This beautiful Alpha & Omega Gold & Enamel Pyx (Greek for “box”) is made by hand with 24 Karat gold. This pyx is a worthy and appropriate vessel for conveying the Eucharist from the Mass to those in need of food for their journey back to spiritual and physical wholeness or for their journey from life through death into eternal life and into God’s tender and eternal embrace.
The Pyx carries the Body of Christ (Eucharist) from the Body of Christ (the Community) to Separated Members of the Body of Christ (the Infirm and Hospitalized)
The priest and extraordinary ministers of the Eucharist (Holy Communion) are commissioned by the Body of Christ gathered together at the Mass to bring the Body of Christ in a pyx (Greek for “box”) to the homebound, the bedridden, and the infirm in hospitals. This ministry is an imperative for the worshipping community, for Jesus calls each of us to visit the sick: “I was sick and you visited me” (Matthew 25:31-46). Bringing Holy Communion to the sick is both a corporal and spiritual work of mercy. Priests and extraordinary ministers of the Eucharist minister to the whole person – body, mind, and soul. They serve as ambassadors of Christ. When they bring the Body and Blood of our Lord to the sick, they are indeed an instrument of evangelization by their actions of love, kindness, and comfort.
Two Sacred Symbols configured as the Jerusalem Cross
The Chi-Rho is a shorthand abbreviation for “Christ”: Chi (Χ) and Rho (P) being the first two letters in Greek for“Christ” (ΧΡΙΣΤΟΣ – Christos). “The Anointed one” is in Greek Christ, a translation of the Hebrew Messiah (משיח).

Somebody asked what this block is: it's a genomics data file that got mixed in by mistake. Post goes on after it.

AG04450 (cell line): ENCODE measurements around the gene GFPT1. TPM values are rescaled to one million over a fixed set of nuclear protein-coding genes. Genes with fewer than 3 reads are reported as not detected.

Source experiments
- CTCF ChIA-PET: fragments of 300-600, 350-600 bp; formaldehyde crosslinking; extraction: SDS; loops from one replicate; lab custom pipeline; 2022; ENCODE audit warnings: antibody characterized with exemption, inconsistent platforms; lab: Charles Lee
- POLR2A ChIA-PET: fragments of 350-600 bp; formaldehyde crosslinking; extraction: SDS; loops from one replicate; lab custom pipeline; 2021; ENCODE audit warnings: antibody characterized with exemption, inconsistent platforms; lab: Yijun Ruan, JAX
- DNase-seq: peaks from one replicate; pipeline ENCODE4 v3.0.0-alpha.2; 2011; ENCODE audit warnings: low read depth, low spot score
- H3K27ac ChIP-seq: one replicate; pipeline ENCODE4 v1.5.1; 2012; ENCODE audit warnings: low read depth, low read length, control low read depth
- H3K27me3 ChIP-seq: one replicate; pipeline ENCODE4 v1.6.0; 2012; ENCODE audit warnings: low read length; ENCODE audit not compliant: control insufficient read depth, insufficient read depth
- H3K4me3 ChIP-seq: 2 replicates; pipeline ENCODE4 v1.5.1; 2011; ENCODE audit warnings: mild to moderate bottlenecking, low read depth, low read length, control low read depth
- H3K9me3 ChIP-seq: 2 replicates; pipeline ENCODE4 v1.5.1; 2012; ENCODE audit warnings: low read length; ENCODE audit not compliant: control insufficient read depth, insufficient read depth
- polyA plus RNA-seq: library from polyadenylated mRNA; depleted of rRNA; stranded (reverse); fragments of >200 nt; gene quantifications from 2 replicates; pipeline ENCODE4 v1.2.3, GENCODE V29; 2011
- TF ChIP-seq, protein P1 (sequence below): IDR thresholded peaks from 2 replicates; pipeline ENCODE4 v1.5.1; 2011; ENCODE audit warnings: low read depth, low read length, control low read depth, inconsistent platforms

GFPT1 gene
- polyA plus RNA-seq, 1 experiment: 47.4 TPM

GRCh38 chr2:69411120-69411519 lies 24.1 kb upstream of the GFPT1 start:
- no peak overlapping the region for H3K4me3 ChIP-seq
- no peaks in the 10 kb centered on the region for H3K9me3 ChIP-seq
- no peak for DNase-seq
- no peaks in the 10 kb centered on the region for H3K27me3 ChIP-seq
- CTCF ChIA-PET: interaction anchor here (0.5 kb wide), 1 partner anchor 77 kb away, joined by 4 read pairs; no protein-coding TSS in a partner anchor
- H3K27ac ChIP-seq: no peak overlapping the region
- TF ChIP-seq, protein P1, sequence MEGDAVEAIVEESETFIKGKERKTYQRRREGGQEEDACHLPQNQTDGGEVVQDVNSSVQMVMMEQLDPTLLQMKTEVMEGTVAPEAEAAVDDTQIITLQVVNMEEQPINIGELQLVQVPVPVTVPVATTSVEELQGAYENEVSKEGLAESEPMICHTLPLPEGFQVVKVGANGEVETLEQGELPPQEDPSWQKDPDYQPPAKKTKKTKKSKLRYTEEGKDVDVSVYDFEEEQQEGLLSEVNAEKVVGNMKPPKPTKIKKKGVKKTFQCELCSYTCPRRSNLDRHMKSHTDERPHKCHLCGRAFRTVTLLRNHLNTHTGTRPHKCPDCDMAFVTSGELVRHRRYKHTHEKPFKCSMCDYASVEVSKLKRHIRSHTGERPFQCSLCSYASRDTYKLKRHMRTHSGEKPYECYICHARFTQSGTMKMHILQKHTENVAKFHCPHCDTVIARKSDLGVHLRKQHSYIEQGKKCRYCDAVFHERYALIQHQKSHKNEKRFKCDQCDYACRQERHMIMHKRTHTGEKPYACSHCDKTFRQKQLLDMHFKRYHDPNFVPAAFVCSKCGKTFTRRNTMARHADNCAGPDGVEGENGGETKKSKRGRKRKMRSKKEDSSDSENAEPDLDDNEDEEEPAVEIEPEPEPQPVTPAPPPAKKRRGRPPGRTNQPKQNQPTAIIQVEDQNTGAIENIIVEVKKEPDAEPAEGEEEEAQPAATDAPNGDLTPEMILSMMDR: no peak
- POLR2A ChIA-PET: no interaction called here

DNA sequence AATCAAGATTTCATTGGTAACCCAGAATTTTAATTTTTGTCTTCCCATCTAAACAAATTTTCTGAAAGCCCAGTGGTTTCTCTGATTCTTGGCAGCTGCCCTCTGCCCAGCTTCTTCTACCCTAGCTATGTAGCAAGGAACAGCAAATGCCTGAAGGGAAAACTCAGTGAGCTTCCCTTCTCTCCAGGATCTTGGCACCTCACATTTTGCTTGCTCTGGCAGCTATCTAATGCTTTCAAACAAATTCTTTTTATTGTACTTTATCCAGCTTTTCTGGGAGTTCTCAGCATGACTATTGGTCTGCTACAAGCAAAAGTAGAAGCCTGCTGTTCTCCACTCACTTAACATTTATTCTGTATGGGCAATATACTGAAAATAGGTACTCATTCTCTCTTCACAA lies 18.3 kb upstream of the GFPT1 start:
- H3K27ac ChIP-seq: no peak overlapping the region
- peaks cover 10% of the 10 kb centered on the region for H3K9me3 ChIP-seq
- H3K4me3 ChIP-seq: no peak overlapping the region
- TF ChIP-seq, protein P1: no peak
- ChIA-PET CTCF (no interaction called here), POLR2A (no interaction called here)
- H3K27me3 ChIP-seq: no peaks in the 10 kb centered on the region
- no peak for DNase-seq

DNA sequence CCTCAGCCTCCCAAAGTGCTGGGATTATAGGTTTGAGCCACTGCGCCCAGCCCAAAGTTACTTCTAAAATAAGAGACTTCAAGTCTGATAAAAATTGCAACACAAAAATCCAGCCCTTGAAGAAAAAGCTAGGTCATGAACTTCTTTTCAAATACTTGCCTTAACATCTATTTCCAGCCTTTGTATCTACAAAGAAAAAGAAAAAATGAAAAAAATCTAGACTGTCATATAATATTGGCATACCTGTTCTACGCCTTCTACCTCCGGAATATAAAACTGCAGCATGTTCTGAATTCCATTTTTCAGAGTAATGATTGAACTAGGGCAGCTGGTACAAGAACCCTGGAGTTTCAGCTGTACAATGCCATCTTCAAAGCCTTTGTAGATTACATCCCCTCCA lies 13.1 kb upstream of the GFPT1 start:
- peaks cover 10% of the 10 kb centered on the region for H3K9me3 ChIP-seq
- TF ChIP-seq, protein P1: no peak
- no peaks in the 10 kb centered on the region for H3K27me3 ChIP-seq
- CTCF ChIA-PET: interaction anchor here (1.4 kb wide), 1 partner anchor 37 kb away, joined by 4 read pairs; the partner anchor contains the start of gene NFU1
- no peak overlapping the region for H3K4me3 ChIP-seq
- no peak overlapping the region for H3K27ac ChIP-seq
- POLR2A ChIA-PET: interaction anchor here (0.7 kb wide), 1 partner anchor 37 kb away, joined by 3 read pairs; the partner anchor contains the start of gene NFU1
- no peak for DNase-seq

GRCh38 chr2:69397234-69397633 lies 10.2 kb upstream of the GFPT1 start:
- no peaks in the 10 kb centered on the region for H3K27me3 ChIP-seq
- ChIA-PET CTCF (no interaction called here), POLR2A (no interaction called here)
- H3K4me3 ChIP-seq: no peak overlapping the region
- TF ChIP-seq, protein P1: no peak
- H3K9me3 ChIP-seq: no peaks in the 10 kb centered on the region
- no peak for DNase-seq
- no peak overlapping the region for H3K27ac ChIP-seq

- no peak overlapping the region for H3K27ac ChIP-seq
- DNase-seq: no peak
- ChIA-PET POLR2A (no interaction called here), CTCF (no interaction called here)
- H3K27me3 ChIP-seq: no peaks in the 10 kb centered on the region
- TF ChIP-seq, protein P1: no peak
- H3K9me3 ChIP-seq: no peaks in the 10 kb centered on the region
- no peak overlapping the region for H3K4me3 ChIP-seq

Alpha and Omega – Alpha (A) is the first letter of the Greek alphabet and Omega (Ω)) is the last letter. Jesus Christ is the Alpha and the Omega, the First and the Last, the Beginning and the End (Revelation 22:13).
The Jerusalem Cross (also known as “Five-fold Cross”, “cross-and-crosslets”, and “Crusaders’ Cross”) consists of a large “Cross potent” (that is, a cross composed of four “crutches”) and surrounded by four smaller Greek crosses, one in each quadrant. This cross became known as the “Jerusalem” cross because it was was used as the emblem and coat of arms of the Kingdom of Jerusalem (1099-1291) from the 1280’s. The symbolism of the five-fold cross is variously given as the Five Wounds of Christ, Christ and the Four Evangelists, or Christ and the four quarters of the world.
The papal Order of the Holy Sepulchre uses the Jerusalem cross as its emblem, as does the Custodian of the Holy Land, the head of the Franciscan friars who serve at the holy Christian sites in Jerusalem. In the early 20th century, the Jerusalem cross came to be used as a symbol of world evangelization in Protestant Christianity. The Jerusalem cross was awarded as the “Episcopal Church Service Cross” during World War I by the Episcopal Church in the United States. The Jerusalem cross was chosen as the emblem of the Deutscher Evangelischer Kirchentag (German Evangelical Church Congress) in the 1950’s, but since the 1960’s shown in a simplified form with the central Cross potent replaced by a simple Greek cross.